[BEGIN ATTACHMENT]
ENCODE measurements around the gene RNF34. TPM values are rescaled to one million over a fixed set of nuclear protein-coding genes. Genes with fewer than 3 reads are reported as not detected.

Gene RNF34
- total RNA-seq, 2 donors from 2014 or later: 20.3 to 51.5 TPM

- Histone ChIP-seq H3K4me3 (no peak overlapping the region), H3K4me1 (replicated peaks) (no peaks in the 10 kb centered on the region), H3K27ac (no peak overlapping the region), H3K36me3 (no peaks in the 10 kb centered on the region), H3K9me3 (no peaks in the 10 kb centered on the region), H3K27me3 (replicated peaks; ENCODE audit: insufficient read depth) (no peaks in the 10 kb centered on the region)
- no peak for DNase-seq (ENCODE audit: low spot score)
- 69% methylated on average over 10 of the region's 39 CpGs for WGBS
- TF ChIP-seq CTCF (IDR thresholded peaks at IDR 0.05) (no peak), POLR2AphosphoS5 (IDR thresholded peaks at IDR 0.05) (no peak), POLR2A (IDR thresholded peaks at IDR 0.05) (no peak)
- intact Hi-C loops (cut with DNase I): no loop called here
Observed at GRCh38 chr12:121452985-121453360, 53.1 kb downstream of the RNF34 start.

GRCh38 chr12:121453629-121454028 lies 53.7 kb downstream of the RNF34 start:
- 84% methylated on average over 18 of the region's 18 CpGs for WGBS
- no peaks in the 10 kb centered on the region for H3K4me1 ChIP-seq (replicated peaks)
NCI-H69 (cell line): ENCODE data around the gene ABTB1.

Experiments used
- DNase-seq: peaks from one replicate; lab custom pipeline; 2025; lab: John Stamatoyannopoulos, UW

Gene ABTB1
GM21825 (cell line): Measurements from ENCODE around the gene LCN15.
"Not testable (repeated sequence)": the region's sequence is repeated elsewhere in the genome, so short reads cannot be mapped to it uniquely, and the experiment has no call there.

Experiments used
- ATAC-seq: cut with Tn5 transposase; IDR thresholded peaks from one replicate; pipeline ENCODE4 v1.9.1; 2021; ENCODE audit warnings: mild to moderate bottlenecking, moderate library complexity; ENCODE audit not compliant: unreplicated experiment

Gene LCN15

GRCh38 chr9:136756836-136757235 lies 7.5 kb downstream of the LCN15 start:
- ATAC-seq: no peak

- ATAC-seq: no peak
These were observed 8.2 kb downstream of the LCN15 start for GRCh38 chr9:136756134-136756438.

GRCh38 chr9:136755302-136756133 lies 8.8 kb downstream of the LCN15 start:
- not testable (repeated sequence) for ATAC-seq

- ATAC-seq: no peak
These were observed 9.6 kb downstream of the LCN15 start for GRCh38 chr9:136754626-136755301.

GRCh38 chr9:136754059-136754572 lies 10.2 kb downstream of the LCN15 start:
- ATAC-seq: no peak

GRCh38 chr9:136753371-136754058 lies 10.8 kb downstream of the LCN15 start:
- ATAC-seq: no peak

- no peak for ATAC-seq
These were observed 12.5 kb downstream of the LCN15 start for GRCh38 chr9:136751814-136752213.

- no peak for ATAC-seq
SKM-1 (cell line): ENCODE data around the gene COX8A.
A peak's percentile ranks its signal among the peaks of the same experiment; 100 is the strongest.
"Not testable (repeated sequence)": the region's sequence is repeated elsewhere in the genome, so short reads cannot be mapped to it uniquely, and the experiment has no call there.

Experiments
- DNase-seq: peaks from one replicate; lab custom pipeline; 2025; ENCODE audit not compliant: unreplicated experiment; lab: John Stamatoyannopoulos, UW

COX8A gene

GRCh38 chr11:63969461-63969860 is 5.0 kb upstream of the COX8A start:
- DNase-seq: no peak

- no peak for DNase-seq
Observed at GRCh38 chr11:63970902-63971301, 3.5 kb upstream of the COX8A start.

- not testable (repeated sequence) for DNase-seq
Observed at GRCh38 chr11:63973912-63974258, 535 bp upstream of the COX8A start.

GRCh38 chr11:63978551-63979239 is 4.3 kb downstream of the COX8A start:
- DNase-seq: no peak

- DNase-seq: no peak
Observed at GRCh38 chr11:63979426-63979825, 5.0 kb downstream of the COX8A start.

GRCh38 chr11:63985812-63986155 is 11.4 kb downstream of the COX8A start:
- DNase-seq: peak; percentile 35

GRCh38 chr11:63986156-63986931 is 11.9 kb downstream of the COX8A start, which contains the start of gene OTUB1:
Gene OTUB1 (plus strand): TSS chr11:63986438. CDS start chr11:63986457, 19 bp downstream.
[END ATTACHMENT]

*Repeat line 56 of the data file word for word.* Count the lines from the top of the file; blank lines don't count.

Gene OTUB1 (plus strand): TSS chr11:63986438. CDS start chr11:63986457, 19 bp downstream.